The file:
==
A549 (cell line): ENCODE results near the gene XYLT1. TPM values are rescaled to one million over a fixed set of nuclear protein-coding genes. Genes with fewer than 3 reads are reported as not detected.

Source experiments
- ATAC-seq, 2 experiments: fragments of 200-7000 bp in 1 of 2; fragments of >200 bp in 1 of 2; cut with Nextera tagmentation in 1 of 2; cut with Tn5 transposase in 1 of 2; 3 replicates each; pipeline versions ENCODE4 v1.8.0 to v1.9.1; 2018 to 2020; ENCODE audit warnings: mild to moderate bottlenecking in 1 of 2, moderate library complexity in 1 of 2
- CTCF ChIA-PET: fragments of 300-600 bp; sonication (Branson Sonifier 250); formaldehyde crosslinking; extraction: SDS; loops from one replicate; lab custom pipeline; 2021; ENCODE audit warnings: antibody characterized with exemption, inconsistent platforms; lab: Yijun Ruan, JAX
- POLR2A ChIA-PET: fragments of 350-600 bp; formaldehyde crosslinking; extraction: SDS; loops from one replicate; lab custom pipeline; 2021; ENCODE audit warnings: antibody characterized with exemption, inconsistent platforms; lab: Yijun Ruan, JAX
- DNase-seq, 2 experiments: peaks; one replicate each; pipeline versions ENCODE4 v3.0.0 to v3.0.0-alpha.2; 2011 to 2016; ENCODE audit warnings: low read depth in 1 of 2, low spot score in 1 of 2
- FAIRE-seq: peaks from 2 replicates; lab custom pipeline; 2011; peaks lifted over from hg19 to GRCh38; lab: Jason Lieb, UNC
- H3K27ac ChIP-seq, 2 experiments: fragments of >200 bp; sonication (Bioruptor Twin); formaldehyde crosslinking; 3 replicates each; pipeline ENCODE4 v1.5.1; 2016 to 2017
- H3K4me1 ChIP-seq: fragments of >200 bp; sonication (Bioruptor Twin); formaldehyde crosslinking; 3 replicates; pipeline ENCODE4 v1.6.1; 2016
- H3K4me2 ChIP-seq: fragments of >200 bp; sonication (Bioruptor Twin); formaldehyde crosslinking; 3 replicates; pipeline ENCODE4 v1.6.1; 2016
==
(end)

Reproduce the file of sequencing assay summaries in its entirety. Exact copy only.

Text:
A549 (cell line): ENCODE results near the gene XYLT1. TPM values are rescaled to one million over a fixed set of nuclear protein-coding genes. Genes with fewer than 3 reads are reported as not detected.

Source experiments
- ATAC-seq, 2 experiments: fragments of 200-7000 bp in 1 of 2; fragments of >200 bp in 1 of 2; cut with Nextera tagmentation in 1 of 2; cut with Tn5 transposase in 1 of 2; 3 replicates each; pipeline versions ENCODE4 v1.8.0 to v1.9.1; 2018 to 2020; ENCODE audit warnings: mild to moderate bottlenecking in 1 of 2, moderate library complexity in 1 of 2
- CTCF ChIA-PET: fragments of 300-600 bp; sonication (Branson Sonifier 250); formaldehyde crosslinking; extraction: SDS; loops from one replicate; lab custom pipeline; 2021; ENCODE audit warnings: antibody characterized with exemption, inconsistent platforms; lab: Yijun Ruan, JAX
- POLR2A ChIA-PET: fragments of 350-600 bp; formaldehyde crosslinking; extraction: SDS; loops from one replicate; lab custom pipeline; 2021; ENCODE audit warnings: antibody characterized with exemption, inconsistent platforms; lab: Yijun Ruan, JAX
- DNase-seq, 2 experiments: peaks; one replicate each; pipeline versions ENCODE4 v3.0.0 to v3.0.0-alpha.2; 2011 to 2016; ENCODE audit warnings: low read depth in 1 of 2, low spot score in 1 of 2
- FAIRE-seq: peaks from 2 replicates; lab custom pipeline; 2011; peaks lifted over from hg19 to GRCh38; lab: Jason Lieb, UNC
- H3K27ac ChIP-seq, 2 experiments: fragments of >200 bp; sonication (Bioruptor Twin); formaldehyde crosslinking; 3 replicates each; pipeline ENCODE4 v1.5.1; 2016 to 2017
- H3K4me1 ChIP-seq: fragments of >200 bp; sonication (Bioruptor Twin); formaldehyde crosslinking; 3 replicates; pipeline ENCODE4 v1.6.1; 2016
- H3K4me2 ChIP-seq: fragments of >200 bp; sonication (Bioruptor Twin); formaldehyde crosslinking; 3 replicates; pipeline ENCODE4 v1.6.1; 2016